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Dear Abby 5/16

Pie recipe gives family good eating, good stories

DEAR ABBY: To this day, the story of my mother's letter from Dear Abby continues to be a family favorite.
    Soon after my parents' wedding, Mom wrote to Dear Abby and asked for your pecan pie recipe.
    A few days later, a letter arrived addressed to my mom from Dear Abby. Mom made the pie, and Dad loved it. (It's still the best pie ever!)
    Several years later, Dad finally got up the nerve to ask Mom what had troubled her so much right after their wedding that she needed to write to Dear Abby. It took him a while to believe that it had been only for a pie recipe. We still laugh about it.
    If you have room to print this letter, I know my folks would get a kick out of seeing their story in print, and thanks for so many years of enjoying your pie. -- LUCKY DAUGHTER IN POWAY, CALIF.
    DEAR LUCKY DAUGHTER: I'm pleased to print your letter. I can only imagine what your poor father was thinking after the reply to your mother's request arrived.
    I'm also pleased that your family has continued to enjoy the pecan pie. The recipe has appeared in my column many times over the years and is also included in my cookbooklet set, which also contains lots of other recipes to use when families get together to celebrate holidays and other special occasions. My mother often used them when she was entertaining.
    The cookbooklet set can be ordered by sending a business-size, self-addressed envelope, plus check or money order for $12 (U.S. funds) to: Dear Abby — Cookbooklet Set, P.O. Box 447, Mount Morris, IL 61054-0447. Shipping and handling are included in the price.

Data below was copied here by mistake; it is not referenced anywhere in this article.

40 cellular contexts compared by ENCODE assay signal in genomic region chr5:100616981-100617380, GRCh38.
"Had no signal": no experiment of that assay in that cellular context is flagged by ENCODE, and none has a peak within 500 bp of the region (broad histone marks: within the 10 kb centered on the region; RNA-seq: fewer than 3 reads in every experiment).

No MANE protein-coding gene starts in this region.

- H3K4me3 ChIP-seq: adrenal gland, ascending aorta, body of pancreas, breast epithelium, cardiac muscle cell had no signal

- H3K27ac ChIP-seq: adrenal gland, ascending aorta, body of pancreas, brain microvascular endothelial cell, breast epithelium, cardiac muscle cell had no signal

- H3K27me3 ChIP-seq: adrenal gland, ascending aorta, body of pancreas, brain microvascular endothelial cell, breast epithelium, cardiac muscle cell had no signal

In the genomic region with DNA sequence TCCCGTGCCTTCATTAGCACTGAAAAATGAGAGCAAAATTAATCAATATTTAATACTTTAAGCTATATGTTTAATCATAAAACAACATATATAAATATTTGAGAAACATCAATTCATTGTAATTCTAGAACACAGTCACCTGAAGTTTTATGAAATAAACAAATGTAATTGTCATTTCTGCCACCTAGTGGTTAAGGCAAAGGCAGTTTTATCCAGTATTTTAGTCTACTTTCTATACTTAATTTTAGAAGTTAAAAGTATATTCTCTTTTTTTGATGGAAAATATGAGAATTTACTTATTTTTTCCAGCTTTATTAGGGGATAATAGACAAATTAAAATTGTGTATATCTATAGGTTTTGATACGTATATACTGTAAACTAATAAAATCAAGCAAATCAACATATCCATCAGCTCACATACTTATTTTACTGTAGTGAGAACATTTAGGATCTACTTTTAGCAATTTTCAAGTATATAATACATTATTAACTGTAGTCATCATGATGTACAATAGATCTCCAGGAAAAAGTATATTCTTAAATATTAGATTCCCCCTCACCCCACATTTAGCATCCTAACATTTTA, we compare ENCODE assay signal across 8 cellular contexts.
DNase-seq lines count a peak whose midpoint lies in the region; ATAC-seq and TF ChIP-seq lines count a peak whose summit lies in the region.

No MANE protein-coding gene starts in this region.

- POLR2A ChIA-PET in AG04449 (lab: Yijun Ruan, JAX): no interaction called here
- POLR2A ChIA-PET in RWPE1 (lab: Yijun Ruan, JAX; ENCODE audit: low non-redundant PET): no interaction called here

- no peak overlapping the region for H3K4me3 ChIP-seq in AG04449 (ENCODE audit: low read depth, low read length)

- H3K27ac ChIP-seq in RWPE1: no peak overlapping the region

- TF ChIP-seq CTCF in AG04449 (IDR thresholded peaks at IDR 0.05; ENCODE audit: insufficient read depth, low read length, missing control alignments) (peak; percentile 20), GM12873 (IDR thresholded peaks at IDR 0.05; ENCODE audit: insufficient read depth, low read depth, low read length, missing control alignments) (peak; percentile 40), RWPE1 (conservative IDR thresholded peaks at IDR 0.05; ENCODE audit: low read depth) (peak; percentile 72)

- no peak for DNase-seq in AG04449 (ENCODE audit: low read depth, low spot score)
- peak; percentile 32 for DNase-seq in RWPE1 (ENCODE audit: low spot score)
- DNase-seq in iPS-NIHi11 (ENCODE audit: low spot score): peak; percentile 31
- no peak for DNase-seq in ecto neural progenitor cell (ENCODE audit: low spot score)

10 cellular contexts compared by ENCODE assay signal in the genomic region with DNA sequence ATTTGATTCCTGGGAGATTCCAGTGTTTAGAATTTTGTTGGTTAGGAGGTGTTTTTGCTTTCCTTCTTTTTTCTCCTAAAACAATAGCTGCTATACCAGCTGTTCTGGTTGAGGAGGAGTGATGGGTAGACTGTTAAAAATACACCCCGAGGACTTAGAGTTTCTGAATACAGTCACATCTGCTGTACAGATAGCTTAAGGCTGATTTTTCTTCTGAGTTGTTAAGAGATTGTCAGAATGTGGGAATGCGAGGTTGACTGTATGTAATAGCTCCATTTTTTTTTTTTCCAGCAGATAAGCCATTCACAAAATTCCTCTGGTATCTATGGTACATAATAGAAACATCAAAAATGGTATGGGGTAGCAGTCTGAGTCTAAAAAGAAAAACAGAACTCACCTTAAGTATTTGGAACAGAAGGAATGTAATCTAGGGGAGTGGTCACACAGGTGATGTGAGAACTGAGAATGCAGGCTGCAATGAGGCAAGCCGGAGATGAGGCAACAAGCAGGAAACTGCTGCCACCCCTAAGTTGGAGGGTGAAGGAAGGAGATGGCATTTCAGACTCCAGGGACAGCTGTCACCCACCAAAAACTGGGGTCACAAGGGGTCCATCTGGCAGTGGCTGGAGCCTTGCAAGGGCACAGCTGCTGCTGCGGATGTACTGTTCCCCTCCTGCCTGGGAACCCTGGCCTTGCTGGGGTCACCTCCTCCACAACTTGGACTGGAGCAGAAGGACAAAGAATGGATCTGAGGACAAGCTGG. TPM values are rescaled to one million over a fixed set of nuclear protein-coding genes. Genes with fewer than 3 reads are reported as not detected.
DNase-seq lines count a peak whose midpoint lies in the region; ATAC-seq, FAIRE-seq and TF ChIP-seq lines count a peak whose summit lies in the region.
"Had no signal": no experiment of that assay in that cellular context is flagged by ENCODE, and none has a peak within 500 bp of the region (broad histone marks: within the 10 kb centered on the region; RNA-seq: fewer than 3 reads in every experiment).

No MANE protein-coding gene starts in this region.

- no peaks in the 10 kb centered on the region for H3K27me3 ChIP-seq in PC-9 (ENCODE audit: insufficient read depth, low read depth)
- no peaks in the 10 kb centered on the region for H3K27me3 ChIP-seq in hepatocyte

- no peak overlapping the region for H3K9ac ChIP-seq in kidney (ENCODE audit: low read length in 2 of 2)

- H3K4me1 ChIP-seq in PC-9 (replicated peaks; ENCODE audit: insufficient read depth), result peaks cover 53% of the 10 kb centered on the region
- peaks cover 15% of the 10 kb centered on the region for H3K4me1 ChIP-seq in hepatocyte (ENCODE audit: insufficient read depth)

DEAR ABBY: I'm 20 and engaged to a wonderful guy I'll call "Tom." There is only one thing that worries me. Tom's family isn't the best with money, and he doesn't have much money right now. I don't want to be deeply in debt when we're married, and I'm also worried that I will have to be the one with a "head for money." (I'm not. I was overdrawn last year.)
    It seems ridiculous to think that money could get in the way of love, but my parents divorced because of financial problems. How can I work this out with Tom before it gets to be a problem? What's the right approach? -- THINKING AHEAD IN SYRACUSE
    DEAR THINKING AHEAD: You may not have a head for money, but you have a keen eye for a serious pitfall ahead. Money problems have wrecked many marriages besides your parents'.
    A non-threatening way to approach the subject would be to tell your fiance that before you go any further, the two of you must have premarital counseling. Be sure to tell the counselor about your concerns, because making sure the two of you have similar goals in this area is crucial. A long engagement will not only give you a chance to know each other better, but also give Tom time to reduce or eliminate his debts — so don't rush into anything.

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